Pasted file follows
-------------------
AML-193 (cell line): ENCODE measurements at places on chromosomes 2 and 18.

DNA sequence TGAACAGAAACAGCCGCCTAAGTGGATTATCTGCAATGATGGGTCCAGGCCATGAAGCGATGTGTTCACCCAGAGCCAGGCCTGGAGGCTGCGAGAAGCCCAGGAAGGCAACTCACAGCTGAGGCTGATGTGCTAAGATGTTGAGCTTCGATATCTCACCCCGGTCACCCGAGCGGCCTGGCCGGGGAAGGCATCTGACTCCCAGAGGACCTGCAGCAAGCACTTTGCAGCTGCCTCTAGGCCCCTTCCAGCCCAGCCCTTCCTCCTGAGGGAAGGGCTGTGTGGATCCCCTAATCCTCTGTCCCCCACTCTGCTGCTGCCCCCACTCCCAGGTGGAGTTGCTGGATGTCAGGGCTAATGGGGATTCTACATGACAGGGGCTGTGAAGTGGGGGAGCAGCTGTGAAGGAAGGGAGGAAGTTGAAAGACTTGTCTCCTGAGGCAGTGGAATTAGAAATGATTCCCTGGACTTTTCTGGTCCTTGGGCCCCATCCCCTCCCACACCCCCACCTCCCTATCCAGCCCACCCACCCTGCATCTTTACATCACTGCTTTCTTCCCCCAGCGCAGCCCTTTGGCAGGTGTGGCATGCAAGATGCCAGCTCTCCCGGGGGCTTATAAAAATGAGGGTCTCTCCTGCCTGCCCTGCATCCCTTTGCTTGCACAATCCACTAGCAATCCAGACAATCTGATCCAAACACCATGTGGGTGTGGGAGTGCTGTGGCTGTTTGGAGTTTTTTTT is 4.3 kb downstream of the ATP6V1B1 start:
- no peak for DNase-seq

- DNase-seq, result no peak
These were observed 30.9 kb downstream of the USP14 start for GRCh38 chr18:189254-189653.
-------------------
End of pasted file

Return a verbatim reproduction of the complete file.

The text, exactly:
AML-193 (cell line): ENCODE measurements at places on chromosomes 2 and 18.

DNA sequence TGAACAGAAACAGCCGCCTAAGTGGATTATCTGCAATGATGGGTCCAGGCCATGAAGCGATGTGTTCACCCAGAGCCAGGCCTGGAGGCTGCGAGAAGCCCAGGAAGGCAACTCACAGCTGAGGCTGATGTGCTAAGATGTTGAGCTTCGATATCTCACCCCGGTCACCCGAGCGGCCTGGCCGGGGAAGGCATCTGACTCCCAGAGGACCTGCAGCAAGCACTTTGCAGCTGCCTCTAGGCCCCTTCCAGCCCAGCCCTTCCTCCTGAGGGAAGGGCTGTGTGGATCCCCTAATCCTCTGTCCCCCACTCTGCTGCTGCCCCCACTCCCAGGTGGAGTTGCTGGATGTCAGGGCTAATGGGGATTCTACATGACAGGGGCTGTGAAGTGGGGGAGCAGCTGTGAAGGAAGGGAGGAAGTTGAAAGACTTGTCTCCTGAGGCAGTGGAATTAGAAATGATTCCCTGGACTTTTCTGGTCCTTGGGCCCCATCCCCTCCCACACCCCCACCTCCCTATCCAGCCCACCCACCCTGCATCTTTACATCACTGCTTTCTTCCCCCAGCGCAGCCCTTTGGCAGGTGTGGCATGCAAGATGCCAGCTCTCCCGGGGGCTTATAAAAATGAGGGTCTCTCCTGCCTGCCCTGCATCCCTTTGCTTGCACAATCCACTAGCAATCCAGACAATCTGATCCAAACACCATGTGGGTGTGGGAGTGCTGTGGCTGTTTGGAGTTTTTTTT is 4.3 kb downstream of the ATP6V1B1 start:
- no peak for DNase-seq

- DNase-seq, result no peak
These were observed 30.9 kb downstream of the USP14 start for GRCh38 chr18:189254-189653.